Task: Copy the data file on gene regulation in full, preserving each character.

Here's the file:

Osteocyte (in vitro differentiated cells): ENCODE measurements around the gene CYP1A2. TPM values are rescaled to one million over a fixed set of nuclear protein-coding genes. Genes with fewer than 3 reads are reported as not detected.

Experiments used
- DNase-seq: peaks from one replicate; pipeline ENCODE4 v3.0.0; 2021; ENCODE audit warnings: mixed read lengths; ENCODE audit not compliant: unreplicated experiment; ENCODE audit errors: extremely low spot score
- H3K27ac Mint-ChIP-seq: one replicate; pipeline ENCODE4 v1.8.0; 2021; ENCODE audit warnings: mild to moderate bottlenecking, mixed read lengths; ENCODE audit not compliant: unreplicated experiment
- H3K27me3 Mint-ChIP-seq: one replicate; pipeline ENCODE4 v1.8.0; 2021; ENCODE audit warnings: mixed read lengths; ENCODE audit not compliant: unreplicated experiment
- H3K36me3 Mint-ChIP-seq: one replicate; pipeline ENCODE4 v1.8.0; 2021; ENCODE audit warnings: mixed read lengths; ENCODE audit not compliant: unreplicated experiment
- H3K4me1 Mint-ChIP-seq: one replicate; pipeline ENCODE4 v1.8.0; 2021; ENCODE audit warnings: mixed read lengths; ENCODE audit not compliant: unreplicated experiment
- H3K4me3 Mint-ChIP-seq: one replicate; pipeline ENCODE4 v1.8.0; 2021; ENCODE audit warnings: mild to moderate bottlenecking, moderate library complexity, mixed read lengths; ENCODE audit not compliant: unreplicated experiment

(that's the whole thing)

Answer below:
Osteocyte (in vitro differentiated cells): ENCODE measurements around the gene CYP1A2. TPM values are rescaled to one million over a fixed set of nuclear protein-coding genes. Genes with fewer than 3 reads are reported as not detected.

Experiments used
- DNase-seq: peaks from one replicate; pipeline ENCODE4 v3.0.0; 2021; ENCODE audit warnings: mixed read lengths; ENCODE audit not compliant: unreplicated experiment; ENCODE audit errors: extremely low spot score
- H3K27ac Mint-ChIP-seq: one replicate; pipeline ENCODE4 v1.8.0; 2021; ENCODE audit warnings: mild to moderate bottlenecking, mixed read lengths; ENCODE audit not compliant: unreplicated experiment
- H3K27me3 Mint-ChIP-seq: one replicate; pipeline ENCODE4 v1.8.0; 2021; ENCODE audit warnings: mixed read lengths; ENCODE audit not compliant: unreplicated experiment
- H3K36me3 Mint-ChIP-seq: one replicate; pipeline ENCODE4 v1.8.0; 2021; ENCODE audit warnings: mixed read lengths; ENCODE audit not compliant: unreplicated experiment
- H3K4me1 Mint-ChIP-seq: one replicate; pipeline ENCODE4 v1.8.0; 2021; ENCODE audit warnings: mixed read lengths; ENCODE audit not compliant: unreplicated experiment
- H3K4me3 Mint-ChIP-seq: one replicate; pipeline ENCODE4 v1.8.0; 2021; ENCODE audit warnings: mild to moderate bottlenecking, moderate library complexity, mixed read lengths; ENCODE audit not compliant: unreplicated experiment